International politics and the disaggregation of major-power trade, 1962-1997

Horace A. Bartilow, D. Stephen Voss

Research output: Contribution to journalArticlepeer-review

2 Scopus citations


Previous research indicates that a country's international commerce usually tracks the pattern of its diplomatic entanglements. As the evidence for this observation comes from overall trade statistics, however, analysts have had little ability to probe the sources of the linkage. This study uses major-power trade data from 1962 to 1997, disaggregated by economic sector, within an elaborated 'gravity model' that parses out some of the potential causal paths. Our results indicate that, while (1) commercial exchanges among major powers did 'follow the flag' (2) within all sectors during the period under study, not only those with immediately military value, (3) national traits that are causally prior to foreign relations, but often excluded from studies of international trade, also predicted trade in each sector, and (4) the major-power democracies did not show any particular favoritism to each other after these national differences in trade activity are considered.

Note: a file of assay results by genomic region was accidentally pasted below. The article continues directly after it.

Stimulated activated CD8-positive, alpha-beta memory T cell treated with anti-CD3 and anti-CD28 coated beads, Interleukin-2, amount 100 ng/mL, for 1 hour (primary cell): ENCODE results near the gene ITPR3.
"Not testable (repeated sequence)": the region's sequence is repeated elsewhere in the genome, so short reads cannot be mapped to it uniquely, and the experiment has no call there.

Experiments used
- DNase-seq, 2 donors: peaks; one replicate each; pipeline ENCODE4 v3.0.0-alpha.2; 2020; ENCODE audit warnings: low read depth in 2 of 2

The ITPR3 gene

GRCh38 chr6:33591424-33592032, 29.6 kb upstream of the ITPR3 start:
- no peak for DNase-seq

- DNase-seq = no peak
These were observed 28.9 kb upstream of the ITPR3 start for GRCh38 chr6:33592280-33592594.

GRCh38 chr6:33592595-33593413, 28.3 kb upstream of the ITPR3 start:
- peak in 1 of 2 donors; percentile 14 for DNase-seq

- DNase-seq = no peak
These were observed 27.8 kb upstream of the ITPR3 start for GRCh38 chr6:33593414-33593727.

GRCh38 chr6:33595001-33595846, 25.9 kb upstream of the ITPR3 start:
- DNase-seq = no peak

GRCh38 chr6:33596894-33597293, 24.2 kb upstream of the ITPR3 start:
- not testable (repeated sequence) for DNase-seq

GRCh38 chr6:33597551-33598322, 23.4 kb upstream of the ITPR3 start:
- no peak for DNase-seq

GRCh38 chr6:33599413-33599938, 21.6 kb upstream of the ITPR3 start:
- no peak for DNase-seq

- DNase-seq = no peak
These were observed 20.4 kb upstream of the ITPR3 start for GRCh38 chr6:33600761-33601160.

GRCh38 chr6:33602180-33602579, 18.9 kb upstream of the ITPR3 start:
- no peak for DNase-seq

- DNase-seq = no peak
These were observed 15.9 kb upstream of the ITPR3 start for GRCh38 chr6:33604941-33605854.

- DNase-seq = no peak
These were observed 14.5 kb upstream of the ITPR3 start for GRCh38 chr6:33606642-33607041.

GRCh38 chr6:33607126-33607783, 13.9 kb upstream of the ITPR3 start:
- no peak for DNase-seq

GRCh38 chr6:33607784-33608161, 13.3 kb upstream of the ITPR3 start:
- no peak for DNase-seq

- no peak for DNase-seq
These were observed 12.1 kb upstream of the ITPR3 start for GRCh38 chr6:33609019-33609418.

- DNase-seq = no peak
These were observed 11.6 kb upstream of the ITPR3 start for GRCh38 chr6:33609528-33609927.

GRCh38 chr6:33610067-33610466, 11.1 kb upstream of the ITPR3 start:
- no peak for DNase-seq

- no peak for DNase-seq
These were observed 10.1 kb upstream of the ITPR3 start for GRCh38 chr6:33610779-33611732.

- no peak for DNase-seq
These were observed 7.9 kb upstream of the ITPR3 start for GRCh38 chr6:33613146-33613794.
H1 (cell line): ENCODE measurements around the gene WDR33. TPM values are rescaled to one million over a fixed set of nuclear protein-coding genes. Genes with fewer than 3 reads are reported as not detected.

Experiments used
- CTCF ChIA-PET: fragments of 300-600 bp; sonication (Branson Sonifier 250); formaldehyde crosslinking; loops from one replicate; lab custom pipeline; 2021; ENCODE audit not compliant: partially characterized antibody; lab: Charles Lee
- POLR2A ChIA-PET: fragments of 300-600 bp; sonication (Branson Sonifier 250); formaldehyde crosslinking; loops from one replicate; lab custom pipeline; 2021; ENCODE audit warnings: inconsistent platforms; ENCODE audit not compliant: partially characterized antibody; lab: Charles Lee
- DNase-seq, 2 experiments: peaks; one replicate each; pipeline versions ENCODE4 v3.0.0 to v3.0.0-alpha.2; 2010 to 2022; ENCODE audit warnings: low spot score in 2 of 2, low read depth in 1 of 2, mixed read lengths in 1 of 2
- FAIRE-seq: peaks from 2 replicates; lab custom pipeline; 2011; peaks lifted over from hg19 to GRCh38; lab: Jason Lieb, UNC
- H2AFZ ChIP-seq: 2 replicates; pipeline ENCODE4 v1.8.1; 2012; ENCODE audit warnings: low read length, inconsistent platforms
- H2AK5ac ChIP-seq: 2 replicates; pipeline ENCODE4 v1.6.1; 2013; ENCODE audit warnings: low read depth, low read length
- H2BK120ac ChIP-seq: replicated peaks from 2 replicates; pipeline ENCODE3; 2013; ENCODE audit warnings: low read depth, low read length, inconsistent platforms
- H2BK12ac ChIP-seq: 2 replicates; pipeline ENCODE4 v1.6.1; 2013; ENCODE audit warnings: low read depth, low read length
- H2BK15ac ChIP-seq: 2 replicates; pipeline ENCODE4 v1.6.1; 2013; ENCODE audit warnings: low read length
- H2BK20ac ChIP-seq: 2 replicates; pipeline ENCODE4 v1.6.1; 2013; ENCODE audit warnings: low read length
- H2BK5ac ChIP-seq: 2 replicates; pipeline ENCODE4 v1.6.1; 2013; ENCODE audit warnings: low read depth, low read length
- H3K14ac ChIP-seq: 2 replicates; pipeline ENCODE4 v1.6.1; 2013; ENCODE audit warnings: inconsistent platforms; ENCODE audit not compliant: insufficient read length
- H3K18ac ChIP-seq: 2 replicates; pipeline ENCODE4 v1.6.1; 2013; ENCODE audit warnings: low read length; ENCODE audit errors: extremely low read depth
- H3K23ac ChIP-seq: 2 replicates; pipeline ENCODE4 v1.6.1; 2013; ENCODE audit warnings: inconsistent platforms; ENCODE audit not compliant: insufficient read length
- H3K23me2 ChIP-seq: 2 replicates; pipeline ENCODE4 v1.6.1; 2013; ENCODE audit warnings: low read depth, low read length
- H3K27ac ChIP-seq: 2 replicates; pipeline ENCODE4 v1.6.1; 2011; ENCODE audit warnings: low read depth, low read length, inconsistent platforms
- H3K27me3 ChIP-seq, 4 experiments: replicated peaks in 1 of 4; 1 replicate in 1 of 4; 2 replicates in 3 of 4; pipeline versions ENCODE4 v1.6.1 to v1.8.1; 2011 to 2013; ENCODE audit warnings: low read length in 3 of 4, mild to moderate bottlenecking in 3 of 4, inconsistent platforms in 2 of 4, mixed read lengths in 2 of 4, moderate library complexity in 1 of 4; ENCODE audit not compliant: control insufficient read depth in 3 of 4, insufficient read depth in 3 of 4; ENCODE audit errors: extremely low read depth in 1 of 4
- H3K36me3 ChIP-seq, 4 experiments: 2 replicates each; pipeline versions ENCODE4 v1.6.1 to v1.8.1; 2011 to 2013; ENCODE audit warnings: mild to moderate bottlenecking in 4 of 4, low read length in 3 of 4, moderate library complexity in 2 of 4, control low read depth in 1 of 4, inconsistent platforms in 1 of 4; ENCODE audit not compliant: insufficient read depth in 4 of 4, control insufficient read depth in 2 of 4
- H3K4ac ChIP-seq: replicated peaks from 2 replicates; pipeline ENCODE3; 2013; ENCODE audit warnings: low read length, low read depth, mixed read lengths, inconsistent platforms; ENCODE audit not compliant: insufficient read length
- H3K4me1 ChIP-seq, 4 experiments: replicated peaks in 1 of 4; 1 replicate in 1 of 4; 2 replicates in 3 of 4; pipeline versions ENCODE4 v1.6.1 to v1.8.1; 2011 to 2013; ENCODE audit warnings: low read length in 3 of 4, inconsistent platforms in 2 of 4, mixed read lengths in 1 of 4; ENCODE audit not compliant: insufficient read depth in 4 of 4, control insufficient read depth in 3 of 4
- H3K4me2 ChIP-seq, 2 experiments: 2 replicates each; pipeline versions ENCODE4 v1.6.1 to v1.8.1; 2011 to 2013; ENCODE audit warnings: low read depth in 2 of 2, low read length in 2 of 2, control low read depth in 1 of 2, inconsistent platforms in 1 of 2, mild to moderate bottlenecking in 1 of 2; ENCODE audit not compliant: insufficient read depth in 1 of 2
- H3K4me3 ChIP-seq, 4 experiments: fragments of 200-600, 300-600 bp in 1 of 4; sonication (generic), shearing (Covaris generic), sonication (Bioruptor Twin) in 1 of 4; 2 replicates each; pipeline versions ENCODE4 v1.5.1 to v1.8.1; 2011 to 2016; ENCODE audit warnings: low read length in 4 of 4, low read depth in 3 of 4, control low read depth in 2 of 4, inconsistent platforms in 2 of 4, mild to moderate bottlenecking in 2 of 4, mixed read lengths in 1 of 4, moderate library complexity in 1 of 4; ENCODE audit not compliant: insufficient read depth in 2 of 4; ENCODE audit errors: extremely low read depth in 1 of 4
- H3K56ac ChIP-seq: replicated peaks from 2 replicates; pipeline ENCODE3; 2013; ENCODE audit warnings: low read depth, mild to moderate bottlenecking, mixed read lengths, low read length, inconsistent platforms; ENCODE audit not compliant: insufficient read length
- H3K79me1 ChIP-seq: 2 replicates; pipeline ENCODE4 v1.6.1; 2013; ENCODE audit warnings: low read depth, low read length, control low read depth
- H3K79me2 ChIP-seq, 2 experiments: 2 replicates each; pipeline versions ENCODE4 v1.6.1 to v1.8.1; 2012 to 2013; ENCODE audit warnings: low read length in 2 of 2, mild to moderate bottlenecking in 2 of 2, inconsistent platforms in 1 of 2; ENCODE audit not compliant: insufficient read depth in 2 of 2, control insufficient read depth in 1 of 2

Original languageEnglish
Pages (from-to)362-383
Number of pages22
JournalInternational Politics
Issue number3
StatePublished - Jul 2006

Bibliographical note

Funding Information:
1 We would like to thank the editor and the journals reviewers for comments on and assistance with earlier drafts. Bartilow received a grant from the University of Kentucky to fund the data collection and analysis.


  • Foreign relations
  • International trade
  • Major powers
  • Military value

ASJC Scopus subject areas

  • Geography, Planning and Development
  • Political Science and International Relations


Dive into the research topics of 'International politics and the disaggregation of major-power trade, 1962-1997'. Together they form a unique fingerprint.

Cite this